Florida has reported the six-largest growth in construction employment in the past year, according to data gathered by the federal Department of Labor and reported by the Associated General Contractors of America (AGCA). Overall, the number of construction workers increased for the year ending in April to 502,000 from 467,000. Employment grew 7.4 per cent through the year, and .5 per cent in the most recent one-month period, from 499,600 in March.
Overall, 39 states added construction jobs between April 2016 and April 2017 amid growing demand for construction services, yet more than half the states lost construction jobs between March and April amid tight labor market conditions, the AGCA reported. Association officials said firms in many parts of the country are having a hard time finding qualified workers, which is likely holding back broader employment gains in some states.
“Demand for construction remains robust, so it is likely that a number of the monthly employment declines are being caused by a lack of workers instead of a lack of work,” said AGCA chief economist Ken Simonson. “If the labor market remains tight, firms may have to adjust their business practices as they shift limited personnel from one project to the next.”
California added the most construction jobs (38,000 jobs, 4.9 percent) during the past year. Other states adding a high number of new construction jobs for the past 12 months include Florida (34,400 jobs, 7.4 percent); Washington (11,200 jobs, 6.1 percent); Nevada (9,700 jobs, 13.0 percent) and Michigan (8,200 jobs, 5.3 percent). Nevada also added the highest percentage of new construction jobs during the past year, followed by New Hampshire (10.2 percent, 2,600 jobs); Rhode Island (10.0 percent, 1,800 jobs) and Oregon (9.0 percent, 8,000 jobs). Nebraska was the only state to set a new high for construction employment.
Nine states and the District of Columbia shed construction jobs between April 2016 and April 2017 while construction employment was unchanged in North Carolina and West Virginia. Illinois lost the highest number of construction jobs (-6,600 jobs, -3.0 percent), followed by Mississippi (-3,600 jobs, -8.1 percent) and Maryland (-1,400 jobs, -0.9 percent). Mississippi lost the highest percentage for the year followed by the District of Columbia (-7.5 percent, -1,200 jobs) and Alaska (-6.6 percent, -1,100 jobs).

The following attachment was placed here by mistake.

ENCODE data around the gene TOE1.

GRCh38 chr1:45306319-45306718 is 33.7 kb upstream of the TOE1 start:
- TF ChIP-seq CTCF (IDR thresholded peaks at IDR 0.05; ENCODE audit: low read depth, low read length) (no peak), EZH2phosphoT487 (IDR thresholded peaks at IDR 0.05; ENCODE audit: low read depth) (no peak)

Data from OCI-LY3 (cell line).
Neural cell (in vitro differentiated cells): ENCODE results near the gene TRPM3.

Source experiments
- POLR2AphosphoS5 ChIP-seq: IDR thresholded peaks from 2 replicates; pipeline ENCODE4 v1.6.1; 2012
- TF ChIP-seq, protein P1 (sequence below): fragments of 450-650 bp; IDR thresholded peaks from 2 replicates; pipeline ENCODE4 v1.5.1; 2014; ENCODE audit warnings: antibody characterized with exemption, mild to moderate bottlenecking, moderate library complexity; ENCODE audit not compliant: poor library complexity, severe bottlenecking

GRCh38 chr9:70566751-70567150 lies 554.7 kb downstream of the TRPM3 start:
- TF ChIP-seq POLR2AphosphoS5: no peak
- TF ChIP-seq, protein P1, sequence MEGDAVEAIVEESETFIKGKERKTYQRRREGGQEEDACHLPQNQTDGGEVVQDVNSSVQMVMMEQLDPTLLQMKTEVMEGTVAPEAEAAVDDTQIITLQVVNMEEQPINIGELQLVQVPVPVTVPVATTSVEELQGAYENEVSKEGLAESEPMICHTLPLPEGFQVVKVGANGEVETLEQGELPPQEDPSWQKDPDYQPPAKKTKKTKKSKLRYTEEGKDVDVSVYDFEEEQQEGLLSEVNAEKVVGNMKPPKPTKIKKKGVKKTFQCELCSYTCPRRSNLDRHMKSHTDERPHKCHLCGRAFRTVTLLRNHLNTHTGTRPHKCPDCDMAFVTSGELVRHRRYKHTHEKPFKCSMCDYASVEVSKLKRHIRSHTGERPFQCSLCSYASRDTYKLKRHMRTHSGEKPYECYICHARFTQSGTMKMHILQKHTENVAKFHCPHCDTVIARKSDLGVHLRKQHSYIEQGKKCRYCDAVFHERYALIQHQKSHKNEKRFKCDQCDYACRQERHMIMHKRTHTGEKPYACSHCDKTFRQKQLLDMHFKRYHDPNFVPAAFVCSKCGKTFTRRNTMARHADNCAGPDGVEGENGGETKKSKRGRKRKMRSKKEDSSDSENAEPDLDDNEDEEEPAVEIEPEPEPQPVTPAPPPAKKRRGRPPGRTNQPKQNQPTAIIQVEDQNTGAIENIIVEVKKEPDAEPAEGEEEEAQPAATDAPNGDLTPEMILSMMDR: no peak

Among the 27 states that shed construction jobs between March and April, Texas lost more than any other state (-10,300 jobs, -1.4 percent), followed by Ohio (-7,400 jobs, -3.4 percent) and Illinois (-4,500 jobs, -2.1 percent). Montana (-3.8 percent, -1,100 jobs) lost the highest percentage of construction jobs for the month, followed by Ohio; West Virginia (-2.8 percent, -900 jobs) and Kansas (-2.5 percent, -1,600 jobs).
Twenty-one states added construction jobs between March and April while construction employment was unchanged in two states and the District of Columbia. California (7,200 jobs, 0.9 percent) added the most construction jobs for the month. Other states adding a high number of construction jobs include Minnesota (3,600 jobs, 3.0 percent); Nevada (2,700 jobs, 3.3 percent) and Arizona (2,500 jobs, 1.8 percent). Connecticut (4.7 percent, 2,800 jobs) added the highest percentage of construction jobs during the past month, followed by New Hampshire (3.7 percent, 1,000 jobs); Nevada and Minnesota.
Association officials urged federal, state and local officials to take additional steps to make it easier for school systems to set up career and technical education programs focusing on construction. In particular, they urged Congress to work quickly to pass new Perkins Act legislation that will increase funding for career and technical education programs and give local school officials more flexibility to offer courses based on local workforce demands.
“Investing in career and technical education programs not only provide vital professional skills, they also signal to students that high-paying construction careers should be an option for the future,” said AGCA chief executive officer Stephen E. Sandherr.